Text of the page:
Alexis Tsipras the great political survivor in Greek turmoil
World review of the year: The radical leader managed to secure backing for austerity
Alexis Tsipras: succeeded in maintaining his position as prime minister despite signing up to a vastly more punitive austerity programme than anything that had been envisaged at the beginning of the year. Photograph: Philippe Wojazer/Reuters
It was shortly before 9am on July 13th when bleary-eyed euro zone leaders emerged to face the waiting media.
Following a marathon 17-hour EU summit, a deal had finally been reached on a third rescue programme for Greece.
But it had not been achieved without a battle. Greek prime minister Alexis Tsipras was coming under severe pressure to sign up to a deal that his party and people had viscerally rejected.
Germany, pushed by finance minister Wolfgang Schäuble, was threatening Greece with ejection from the euro. Tsipras backed down and a deal was signed. But a Rubicon had been crossed. To many, the deal to prevent a “Grexit” marked one of the lowest points in the history of the European Union.
Few had predicted the turn of events a year ago. At the end of 2014, Greece was approaching the end of its second bailout programme and the promise of a return to private market funding.
Though most believed that some kind of precautionary credit line or temporary loan package would be necessary when the country’s second bailout expired, the economic picture was brightening, with 1.7 per cent growth recorded for the third quarter of the year.
But while Greece was approaching the finishing line, the cumulative effect of years of austerity was pushing the country to its limits. Prime minister Antonis Samaras was finding it increasingly difficult to bring his parliament with him as he continued to push through the last raft of austerity measures.
In December, Samaras took a political gamble by calling an early presidential election in an attempt to restore political stability, but the failure of his candidate, Stavros Dimas, to win a majority triggered snap elections.
On January 25th, left-wing party Syriza secured a clear victory, with more than a third of the vote. The significance of the victory went far beyond Greece, as Tsipras became the first European far-left leader to be elected since the onset of the financial crisis.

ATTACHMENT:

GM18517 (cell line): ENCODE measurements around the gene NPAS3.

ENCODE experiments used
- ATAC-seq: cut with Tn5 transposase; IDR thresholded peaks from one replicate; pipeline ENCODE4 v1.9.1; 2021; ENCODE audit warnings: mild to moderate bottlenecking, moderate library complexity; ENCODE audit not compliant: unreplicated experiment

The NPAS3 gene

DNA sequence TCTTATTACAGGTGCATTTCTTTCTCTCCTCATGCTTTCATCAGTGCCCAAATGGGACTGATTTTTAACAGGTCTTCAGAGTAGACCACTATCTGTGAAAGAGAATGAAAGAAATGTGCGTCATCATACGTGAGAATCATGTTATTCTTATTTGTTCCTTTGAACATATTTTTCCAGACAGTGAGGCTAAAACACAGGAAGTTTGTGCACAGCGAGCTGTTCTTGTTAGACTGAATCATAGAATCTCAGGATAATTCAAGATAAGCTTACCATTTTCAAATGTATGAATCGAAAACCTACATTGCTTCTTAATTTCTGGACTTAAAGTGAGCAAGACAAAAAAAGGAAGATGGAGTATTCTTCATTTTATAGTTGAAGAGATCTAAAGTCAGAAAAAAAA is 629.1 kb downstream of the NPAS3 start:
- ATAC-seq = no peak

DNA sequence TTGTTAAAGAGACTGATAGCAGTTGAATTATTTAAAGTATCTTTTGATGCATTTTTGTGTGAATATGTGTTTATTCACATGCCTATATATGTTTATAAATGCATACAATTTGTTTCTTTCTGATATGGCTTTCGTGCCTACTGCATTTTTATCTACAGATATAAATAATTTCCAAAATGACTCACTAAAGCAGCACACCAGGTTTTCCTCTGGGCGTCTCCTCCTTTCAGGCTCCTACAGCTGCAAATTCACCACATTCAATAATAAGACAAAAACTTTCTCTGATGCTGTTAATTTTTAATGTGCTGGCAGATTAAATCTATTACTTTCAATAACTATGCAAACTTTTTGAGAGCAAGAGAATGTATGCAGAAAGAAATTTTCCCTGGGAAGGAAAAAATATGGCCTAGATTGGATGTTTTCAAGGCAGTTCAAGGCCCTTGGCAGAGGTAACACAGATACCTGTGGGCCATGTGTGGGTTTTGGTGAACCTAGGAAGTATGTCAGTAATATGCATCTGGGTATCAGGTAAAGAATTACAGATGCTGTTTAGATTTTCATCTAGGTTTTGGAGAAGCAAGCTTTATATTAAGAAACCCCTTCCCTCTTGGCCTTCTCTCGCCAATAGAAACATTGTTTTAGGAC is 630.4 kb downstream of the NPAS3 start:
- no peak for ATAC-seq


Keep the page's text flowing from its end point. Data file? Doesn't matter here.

At first relations between the new government in Athens and its creditors were cordial. Finance ministers spoke of working constructively with the new regime and respecting the will of the Greek people.
Irked by VaroufakisYanis Varoufakis
Throughout the deepening crisis, the European Central Bank played a key background role. With deposits seeping from the country’s banks, Frankfurt was propping up the banks with approximately € 90 billion in emergency liquidity assistance (ELA).
On April 20th, a €450 million IMF loan repayment fell due, sparking concern that Greece would default. In the event the ECB blinked and continued to provide a lifeline to Greece. The bill was paid.
As crisis talks continued throughout May and June, serious fears persisted about Greece’s continued membership of the single currency. On June 29th the ECB capped the ELA it was providing to the Greek banking system, effectively initiating the introduction of capital controls.
Greece shut its banks and limited ATM withdrawals and transfers. As the crisis deepened, it failed to make a €1.5 billion repayment to the IMF by midnight on June 30th, becoming the first western country to default in the institution’s history.
With an ECB repayment deadline looming on July 20th, the climax of the Greek saga unfolded over the weekend of July 12th, when Alexis Tsipras finally bowed to pressure and signed up to a €86 billion three year bailout.
More than five years after Greece became the first euro zone country to seek an IMF-EU bailout, the country was once again signing up to an austerity programme, this time under a radical left government.
Remarkably, Alexis Tsipras succeeded in maintaining his position as prime minister despite signing up to a vastly more punitive austerity programme than anything that had been envisaged at the beginning of the year.
A general election in September, the country’s fifth in six years, helped him to gain a political mandate for his decisions and to purge the more radical wing of his own party.
As the country faces into 2016, significant hurdles still remain. Further reforms to the pension system, privatisation schemes and tax changes await the Greek people as Greece prepares for its first programme review mission under the third bailout which is now likely in February.
Whether the final act in the Greek drama has been played remains to be seen.